I immunize my children and am very glad to live in a time and place where I don’t have to send them to an early grave from vaccine-targeted diseases. At the same time, I struggle with this issue as a Catholic: Unless you can guarantee with 100% unequivocal certainty that 100% of vaccines are 100% free of serious risk, a feat that science could simply never support, then mandatory vaccination will necessarily require that children suffer or perhaps die for the Herd, “the greater good” of disease prevention, whatever you want to call it. In my mind, this is a utilitarian and cynical view of humanity that I’d think would run counter to the Catholic faith. What is an acceptable number of children to take a hit for the Herd? Is one child one too many? A handful? A hundred?
The medical exemption is available but not foolproof. What if the child reacts to the first dose, before there’s knowledge of needing an exemption? What if it’s an unexpected reaction to a subsequent dose? Maybe it’s a reaction, and maybe the child just broke into seizures (for example) coincidentally. But there are simply too many unknowns to proceed without any caution taken.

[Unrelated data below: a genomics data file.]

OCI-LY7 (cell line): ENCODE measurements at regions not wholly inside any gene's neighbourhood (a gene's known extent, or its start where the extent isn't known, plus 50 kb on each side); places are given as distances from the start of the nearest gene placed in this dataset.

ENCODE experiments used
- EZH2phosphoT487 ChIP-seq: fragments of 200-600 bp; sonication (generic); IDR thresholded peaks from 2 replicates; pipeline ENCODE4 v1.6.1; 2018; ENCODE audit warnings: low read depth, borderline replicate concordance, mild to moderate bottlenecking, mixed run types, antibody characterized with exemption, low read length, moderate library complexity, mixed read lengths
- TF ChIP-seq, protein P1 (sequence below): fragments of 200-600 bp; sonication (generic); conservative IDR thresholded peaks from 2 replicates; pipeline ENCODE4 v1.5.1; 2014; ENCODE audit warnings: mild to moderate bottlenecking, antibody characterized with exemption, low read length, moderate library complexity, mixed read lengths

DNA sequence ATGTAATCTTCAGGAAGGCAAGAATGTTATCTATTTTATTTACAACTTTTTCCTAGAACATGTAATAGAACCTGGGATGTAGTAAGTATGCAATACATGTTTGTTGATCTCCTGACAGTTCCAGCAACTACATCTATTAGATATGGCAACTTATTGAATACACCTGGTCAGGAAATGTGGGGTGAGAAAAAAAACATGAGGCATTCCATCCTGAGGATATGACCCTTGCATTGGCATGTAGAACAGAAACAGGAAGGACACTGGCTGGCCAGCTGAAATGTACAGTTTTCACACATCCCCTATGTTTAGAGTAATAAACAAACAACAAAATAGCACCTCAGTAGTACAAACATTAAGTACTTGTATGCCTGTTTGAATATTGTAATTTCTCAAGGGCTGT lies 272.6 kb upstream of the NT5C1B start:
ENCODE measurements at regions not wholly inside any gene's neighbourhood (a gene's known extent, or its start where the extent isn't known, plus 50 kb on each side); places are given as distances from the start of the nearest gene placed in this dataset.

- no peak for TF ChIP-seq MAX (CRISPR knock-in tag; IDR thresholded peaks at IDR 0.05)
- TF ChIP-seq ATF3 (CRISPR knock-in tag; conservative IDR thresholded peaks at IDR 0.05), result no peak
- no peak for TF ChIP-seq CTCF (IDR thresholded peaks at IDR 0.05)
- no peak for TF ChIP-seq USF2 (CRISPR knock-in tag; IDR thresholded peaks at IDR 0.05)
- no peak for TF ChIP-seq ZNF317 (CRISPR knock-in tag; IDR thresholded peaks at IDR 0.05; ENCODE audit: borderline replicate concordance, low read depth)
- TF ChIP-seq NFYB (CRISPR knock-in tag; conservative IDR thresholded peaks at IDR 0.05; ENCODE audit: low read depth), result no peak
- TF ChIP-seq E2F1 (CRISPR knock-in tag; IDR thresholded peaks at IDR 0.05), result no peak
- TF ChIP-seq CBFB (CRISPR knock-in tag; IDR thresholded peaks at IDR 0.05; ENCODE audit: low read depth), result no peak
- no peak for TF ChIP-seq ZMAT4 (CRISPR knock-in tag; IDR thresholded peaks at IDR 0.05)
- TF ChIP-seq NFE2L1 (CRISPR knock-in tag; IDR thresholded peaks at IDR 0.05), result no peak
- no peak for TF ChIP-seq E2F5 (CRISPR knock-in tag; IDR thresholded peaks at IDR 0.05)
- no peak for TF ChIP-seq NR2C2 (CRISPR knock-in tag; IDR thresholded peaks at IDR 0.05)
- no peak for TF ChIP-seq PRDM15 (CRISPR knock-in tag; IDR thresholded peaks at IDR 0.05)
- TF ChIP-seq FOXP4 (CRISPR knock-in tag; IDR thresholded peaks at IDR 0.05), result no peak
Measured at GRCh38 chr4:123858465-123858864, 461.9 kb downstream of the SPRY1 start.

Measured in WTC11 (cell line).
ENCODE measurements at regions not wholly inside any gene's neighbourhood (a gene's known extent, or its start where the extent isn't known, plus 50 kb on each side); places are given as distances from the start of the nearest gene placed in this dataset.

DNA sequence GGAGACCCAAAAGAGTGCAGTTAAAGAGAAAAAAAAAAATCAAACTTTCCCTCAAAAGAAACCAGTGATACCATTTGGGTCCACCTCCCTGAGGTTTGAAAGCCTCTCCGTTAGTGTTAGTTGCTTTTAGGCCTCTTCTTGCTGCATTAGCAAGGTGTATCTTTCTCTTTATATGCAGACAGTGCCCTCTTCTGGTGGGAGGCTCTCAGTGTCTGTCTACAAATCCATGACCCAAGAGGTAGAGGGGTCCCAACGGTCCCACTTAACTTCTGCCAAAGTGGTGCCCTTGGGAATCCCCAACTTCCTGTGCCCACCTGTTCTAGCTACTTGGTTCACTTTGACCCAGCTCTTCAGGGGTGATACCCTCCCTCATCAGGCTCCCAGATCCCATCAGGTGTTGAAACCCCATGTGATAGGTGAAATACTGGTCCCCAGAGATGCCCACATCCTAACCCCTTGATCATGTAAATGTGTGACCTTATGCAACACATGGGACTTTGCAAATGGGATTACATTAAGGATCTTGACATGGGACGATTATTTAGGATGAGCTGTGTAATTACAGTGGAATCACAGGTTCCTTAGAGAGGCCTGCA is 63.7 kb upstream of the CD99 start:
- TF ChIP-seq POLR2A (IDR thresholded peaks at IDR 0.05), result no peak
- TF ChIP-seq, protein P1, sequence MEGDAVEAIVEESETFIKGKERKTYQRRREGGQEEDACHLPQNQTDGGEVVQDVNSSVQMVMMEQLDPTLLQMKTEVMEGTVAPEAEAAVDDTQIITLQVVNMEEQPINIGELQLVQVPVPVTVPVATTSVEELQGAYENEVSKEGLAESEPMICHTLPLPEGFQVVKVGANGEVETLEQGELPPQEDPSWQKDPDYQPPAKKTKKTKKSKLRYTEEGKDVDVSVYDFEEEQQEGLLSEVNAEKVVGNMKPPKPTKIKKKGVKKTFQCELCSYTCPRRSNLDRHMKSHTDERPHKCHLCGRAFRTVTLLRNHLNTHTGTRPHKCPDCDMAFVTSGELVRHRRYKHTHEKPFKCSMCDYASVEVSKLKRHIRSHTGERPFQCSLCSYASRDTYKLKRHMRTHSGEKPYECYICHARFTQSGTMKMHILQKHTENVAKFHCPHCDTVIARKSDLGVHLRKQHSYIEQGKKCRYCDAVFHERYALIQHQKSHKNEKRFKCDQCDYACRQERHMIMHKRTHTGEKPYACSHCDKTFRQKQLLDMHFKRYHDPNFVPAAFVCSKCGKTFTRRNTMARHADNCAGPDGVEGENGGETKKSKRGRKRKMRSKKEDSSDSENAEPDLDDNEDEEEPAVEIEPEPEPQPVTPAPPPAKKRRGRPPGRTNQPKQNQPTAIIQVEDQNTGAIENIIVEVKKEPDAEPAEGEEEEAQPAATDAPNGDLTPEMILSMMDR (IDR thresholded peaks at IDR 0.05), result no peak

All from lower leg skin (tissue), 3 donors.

You could rightfully retort that there’s another side of the equation, the risk that children will catch and suffer or die from the vaccine-targeted disease. But that there’s risk either way seems like a reason enough to keep the government outside of such a complex risk-benefit equation.
These are important questions to ponder especially as Catholic schools are increasingly refusing to welcome students missing so much as one dose of one vaccine. I’m curious to hear thoughts on this perspective, ideally from a Catholic or other faith-based perspective.
(Keep it civil, please! I’ll be waving flags ruthlessly if things get out of hand).